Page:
Collaborative Care makes diet recommendations for its fertility patients based on principles from Eastern medicine — specifically Traditional Chinese Medicine–but you might be wondering how the Chinese medicine fertility diet compares to Western medicine’s approach to a fertility diet.
If you’ve read more than one of our posts, you would know that diet is a very important component of our fertility treatment at Collaborative Care. Traditional Chinese Medicine (TCM) diet recommendations rely on ancient, metaphoric and even ambiguous language like “warming” or “yin and yang”, and to some, it all might sound confusing or downright strange.
We realize this approach to diet is quite different than many of our patients are used to. Many of our patients either haven’t incorporated diet changes in their fertility journey, or have incorporated diet changes based on Western medicine principals. And that’s OK. TCM and Western diet protocols aren’t mutually exclusive.
They are different, though. We think the article “Achieving Balance Through the Art of Eating: Demystifying Eastern Nutrition and Blending it with Western Nutrition” in The Journal of Traditional and Complementary Medicine does an excellent job of explaining the differences between the two approaches.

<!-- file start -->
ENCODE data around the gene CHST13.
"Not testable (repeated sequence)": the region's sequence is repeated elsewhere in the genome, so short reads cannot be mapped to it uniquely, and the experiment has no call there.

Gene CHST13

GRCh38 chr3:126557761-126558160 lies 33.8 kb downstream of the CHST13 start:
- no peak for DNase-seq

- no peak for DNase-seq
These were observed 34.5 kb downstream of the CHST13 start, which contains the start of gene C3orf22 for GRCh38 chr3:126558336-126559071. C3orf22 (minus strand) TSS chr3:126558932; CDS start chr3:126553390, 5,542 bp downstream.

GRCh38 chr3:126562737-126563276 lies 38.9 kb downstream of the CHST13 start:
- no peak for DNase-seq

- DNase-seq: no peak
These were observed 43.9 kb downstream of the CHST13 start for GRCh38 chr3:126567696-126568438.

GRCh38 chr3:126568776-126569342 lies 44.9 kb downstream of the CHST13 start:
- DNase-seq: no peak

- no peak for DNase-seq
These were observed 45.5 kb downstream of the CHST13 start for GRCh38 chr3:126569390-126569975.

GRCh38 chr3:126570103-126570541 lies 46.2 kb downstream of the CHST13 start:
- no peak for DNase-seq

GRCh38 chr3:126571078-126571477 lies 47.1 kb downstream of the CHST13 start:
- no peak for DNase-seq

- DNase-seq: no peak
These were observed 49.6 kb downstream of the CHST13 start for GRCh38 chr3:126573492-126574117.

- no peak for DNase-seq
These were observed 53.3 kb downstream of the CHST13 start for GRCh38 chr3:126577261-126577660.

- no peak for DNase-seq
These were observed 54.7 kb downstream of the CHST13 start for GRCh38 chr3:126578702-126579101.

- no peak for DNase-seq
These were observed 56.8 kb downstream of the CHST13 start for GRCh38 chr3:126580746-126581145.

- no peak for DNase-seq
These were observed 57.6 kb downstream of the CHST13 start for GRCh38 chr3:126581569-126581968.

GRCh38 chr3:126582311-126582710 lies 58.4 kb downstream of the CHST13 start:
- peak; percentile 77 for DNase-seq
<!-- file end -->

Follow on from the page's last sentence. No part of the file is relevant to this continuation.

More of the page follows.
As the article explains:
Western nutritionists study food composition – proteins, carbohydrates, fats, vitamins, and minerals – and make dietary recommendations based on scientific experimentation and epidemiological studies. Through the ‘reductionist’ analysis, food is examined based on its components rather than as a unifying whole…
In the language of Traditional Chinese Medicine (TCM), the expression of Yin-Yang (hot and cold) and the Five Phases (sweet, acrid, sour, bitter, and salty) characterize both the person and the food. Together, these properties determine which foods are the most beneficial for each individual. … Because neither the features of our bodies nor food are stagnant, the diets that result in balance and optimal performance will vary accordingly (Kastner 2009), (Beinfield and Korngold, 1991), (Shi et al., 2011). Indeed, foods are selected to correspond to an individual’s pattern, including heat, cold, and dampness conditions, and modified based on other important factors including lifestyle, environment, climate, and season.
We agree with the article’s author that there are important aspects to each approach, and that the two must learn from each other and in fact be melded in order to help people reach their optimum health. At Collaborative Care, we do our best to meld the two. While we do focus primarily on the Traditional Chinese Medicine nutritional model, we have a basic understanding of Western nutrition and do our best to incorporate a patient’s existing Western medical advice with our own, to help each patient reach their optimal health and fertility potential.